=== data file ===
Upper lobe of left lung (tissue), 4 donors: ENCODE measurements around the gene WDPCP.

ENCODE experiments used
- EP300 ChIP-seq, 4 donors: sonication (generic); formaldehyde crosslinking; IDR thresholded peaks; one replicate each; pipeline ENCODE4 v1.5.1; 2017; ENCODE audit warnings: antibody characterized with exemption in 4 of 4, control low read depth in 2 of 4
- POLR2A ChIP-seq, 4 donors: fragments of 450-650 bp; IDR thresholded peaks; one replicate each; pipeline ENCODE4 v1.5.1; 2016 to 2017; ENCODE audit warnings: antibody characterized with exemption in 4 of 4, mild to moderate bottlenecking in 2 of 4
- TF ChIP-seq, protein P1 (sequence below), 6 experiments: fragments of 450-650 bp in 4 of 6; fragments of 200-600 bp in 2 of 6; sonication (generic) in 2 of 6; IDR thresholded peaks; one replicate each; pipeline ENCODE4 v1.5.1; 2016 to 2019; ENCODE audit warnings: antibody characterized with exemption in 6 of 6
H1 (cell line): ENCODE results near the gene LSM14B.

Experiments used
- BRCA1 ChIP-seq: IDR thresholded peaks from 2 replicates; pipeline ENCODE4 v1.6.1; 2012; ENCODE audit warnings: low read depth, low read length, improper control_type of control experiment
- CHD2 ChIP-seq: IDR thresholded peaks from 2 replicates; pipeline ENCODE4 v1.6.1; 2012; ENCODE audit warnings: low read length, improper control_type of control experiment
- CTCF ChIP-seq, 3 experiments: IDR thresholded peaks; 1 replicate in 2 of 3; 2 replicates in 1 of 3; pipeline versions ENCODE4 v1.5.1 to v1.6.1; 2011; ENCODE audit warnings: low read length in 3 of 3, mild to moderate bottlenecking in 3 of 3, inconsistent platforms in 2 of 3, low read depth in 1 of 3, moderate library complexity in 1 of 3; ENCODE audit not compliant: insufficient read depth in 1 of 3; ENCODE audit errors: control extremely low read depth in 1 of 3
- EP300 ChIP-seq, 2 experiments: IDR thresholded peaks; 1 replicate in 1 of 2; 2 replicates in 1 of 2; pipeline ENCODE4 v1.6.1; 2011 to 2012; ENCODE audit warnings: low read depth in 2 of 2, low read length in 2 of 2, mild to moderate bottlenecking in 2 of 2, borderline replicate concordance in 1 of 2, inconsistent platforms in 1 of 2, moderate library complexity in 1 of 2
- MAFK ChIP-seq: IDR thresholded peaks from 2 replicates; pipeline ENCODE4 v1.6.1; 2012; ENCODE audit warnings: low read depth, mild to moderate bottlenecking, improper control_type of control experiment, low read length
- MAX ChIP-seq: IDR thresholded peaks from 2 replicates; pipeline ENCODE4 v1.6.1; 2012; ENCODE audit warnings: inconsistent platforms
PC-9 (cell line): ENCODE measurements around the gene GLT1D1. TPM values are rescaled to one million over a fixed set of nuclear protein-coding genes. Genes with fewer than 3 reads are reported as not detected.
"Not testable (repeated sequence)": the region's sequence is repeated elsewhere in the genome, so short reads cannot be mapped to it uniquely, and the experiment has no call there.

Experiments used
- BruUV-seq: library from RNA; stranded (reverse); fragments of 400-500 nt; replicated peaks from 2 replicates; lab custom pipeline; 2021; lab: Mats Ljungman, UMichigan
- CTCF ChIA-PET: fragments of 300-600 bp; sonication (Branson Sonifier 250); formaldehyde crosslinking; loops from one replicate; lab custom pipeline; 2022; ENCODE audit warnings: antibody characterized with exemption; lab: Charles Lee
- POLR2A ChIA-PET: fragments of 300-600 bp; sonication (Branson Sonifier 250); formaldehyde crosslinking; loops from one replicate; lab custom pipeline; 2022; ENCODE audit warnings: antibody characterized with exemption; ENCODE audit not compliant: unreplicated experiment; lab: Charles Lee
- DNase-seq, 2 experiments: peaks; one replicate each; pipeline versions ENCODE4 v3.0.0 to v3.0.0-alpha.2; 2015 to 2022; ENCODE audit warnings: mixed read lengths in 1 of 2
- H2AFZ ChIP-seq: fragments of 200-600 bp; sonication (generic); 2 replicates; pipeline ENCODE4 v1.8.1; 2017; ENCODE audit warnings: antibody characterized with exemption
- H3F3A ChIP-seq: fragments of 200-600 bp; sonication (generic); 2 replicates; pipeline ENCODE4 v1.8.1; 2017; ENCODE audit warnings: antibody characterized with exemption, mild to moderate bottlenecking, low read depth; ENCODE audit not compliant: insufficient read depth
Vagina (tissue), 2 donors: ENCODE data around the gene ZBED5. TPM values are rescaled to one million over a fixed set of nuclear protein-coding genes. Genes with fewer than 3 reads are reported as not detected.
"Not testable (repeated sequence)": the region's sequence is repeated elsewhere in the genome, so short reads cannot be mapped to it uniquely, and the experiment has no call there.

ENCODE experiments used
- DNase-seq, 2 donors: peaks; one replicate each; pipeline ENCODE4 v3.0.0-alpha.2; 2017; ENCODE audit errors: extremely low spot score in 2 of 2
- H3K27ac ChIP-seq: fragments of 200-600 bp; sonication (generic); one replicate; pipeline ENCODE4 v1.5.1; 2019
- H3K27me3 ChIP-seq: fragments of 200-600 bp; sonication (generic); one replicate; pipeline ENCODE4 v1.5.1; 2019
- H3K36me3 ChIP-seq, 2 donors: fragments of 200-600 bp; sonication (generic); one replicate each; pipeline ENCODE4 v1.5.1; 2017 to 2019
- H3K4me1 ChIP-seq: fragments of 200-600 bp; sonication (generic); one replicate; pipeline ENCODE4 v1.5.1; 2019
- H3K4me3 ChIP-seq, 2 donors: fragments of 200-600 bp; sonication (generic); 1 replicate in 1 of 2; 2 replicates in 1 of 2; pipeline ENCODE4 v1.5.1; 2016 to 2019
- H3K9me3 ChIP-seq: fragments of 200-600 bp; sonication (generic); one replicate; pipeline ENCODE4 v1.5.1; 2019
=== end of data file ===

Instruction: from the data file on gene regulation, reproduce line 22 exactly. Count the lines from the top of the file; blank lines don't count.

- H3F3A ChIP-seq: fragments of 200-600 bp; sonication (generic); 2 replicates; pipeline ENCODE4 v1.8.1; 2017; ENCODE audit warnings: antibody characterized with exemption, mild to moderate bottlenecking, low read depth; ENCODE audit not compliant: insufficient read depth